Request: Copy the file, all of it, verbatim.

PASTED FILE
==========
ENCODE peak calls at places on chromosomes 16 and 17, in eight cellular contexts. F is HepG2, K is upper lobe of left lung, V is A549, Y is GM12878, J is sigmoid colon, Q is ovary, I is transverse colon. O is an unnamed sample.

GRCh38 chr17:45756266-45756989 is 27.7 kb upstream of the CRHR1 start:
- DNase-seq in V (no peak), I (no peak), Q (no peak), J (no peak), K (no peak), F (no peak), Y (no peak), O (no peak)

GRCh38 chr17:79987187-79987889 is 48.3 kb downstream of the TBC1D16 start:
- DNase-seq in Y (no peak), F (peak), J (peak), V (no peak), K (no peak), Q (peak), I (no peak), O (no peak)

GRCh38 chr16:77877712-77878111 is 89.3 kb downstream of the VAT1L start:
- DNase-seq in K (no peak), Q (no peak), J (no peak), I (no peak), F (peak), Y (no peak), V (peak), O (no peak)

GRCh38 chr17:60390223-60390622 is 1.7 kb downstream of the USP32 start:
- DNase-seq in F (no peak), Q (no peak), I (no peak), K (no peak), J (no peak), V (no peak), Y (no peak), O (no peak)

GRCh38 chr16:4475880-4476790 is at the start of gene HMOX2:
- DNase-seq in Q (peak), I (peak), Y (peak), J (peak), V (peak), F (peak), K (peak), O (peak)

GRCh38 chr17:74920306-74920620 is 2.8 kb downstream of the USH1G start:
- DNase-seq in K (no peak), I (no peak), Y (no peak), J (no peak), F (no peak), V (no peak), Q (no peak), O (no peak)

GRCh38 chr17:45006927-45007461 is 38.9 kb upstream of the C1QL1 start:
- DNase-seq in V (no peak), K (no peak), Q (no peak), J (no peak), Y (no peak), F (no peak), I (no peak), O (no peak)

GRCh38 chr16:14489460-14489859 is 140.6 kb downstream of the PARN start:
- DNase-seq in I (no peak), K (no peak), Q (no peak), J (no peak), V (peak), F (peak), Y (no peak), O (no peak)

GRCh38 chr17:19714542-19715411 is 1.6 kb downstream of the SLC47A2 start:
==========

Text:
ENCODE peak calls at places on chromosomes 16 and 17, in eight cellular contexts. F is HepG2, K is upper lobe of left lung, V is A549, Y is GM12878, J is sigmoid colon, Q is ovary, I is transverse colon. O is an unnamed sample.

GRCh38 chr17:45756266-45756989 is 27.7 kb upstream of the CRHR1 start:
- DNase-seq in V (no peak), I (no peak), Q (no peak), J (no peak), K (no peak), F (no peak), Y (no peak), O (no peak)

GRCh38 chr17:79987187-79987889 is 48.3 kb downstream of the TBC1D16 start:
- DNase-seq in Y (no peak), F (peak), J (peak), V (no peak), K (no peak), Q (peak), I (no peak), O (no peak)

GRCh38 chr16:77877712-77878111 is 89.3 kb downstream of the VAT1L start:
- DNase-seq in K (no peak), Q (no peak), J (no peak), I (no peak), F (peak), Y (no peak), V (peak), O (no peak)

GRCh38 chr17:60390223-60390622 is 1.7 kb downstream of the USP32 start:
- DNase-seq in F (no peak), Q (no peak), I (no peak), K (no peak), J (no peak), V (no peak), Y (no peak), O (no peak)

GRCh38 chr16:4475880-4476790 is at the start of gene HMOX2:
- DNase-seq in Q (peak), I (peak), Y (peak), J (peak), V (peak), F (peak), K (peak), O (peak)

GRCh38 chr17:74920306-74920620 is 2.8 kb downstream of the USH1G start:
- DNase-seq in K (no peak), I (no peak), Y (no peak), J (no peak), F (no peak), V (no peak), Q (no peak), O (no peak)

GRCh38 chr17:45006927-45007461 is 38.9 kb upstream of the C1QL1 start:
- DNase-seq in V (no peak), K (no peak), Q (no peak), J (no peak), Y (no peak), F (no peak), I (no peak), O (no peak)

GRCh38 chr16:14489460-14489859 is 140.6 kb downstream of the PARN start:
- DNase-seq in I (no peak), K (no peak), Q (no peak), J (no peak), V (peak), F (peak), Y (no peak), O (no peak)

GRCh38 chr17:19714542-19715411 is 1.6 kb downstream of the SLC47A2 start: